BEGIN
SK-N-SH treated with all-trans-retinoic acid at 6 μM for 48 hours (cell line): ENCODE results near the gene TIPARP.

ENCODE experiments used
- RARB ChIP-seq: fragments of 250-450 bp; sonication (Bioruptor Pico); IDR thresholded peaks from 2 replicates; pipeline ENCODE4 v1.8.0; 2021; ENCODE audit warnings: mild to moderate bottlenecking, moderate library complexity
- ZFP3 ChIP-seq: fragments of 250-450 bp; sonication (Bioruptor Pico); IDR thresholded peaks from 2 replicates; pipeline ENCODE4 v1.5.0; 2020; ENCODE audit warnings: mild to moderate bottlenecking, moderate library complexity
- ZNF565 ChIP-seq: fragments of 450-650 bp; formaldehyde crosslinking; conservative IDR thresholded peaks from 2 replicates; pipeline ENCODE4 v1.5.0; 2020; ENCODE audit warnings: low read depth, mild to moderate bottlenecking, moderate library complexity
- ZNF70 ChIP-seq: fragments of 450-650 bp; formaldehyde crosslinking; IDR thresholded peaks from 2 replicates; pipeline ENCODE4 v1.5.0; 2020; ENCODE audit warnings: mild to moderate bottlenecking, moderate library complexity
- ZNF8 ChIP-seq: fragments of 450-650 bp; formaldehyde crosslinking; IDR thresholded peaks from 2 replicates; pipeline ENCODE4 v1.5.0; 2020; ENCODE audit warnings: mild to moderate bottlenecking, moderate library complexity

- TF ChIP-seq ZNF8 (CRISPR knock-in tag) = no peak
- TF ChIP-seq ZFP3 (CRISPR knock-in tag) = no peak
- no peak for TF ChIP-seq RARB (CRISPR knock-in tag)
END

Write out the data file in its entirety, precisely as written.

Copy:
SK-N-SH treated with all-trans-retinoic acid at 6 μM for 48 hours (cell line): ENCODE results near the gene TIPARP.

ENCODE experiments used
- RARB ChIP-seq: fragments of 250-450 bp; sonication (Bioruptor Pico); IDR thresholded peaks from 2 replicates; pipeline ENCODE4 v1.8.0; 2021; ENCODE audit warnings: mild to moderate bottlenecking, moderate library complexity
- ZFP3 ChIP-seq: fragments of 250-450 bp; sonication (Bioruptor Pico); IDR thresholded peaks from 2 replicates; pipeline ENCODE4 v1.5.0; 2020; ENCODE audit warnings: mild to moderate bottlenecking, moderate library complexity
- ZNF565 ChIP-seq: fragments of 450-650 bp; formaldehyde crosslinking; conservative IDR thresholded peaks from 2 replicates; pipeline ENCODE4 v1.5.0; 2020; ENCODE audit warnings: low read depth, mild to moderate bottlenecking, moderate library complexity
- ZNF70 ChIP-seq: fragments of 450-650 bp; formaldehyde crosslinking; IDR thresholded peaks from 2 replicates; pipeline ENCODE4 v1.5.0; 2020; ENCODE audit warnings: mild to moderate bottlenecking, moderate library complexity
- ZNF8 ChIP-seq: fragments of 450-650 bp; formaldehyde crosslinking; IDR thresholded peaks from 2 replicates; pipeline ENCODE4 v1.5.0; 2020; ENCODE audit warnings: mild to moderate bottlenecking, moderate library complexity

- TF ChIP-seq ZNF8 (CRISPR knock-in tag) = no peak
- TF ChIP-seq ZFP3 (CRISPR knock-in tag) = no peak
- no peak for TF ChIP-seq RARB (CRISPR knock-in tag)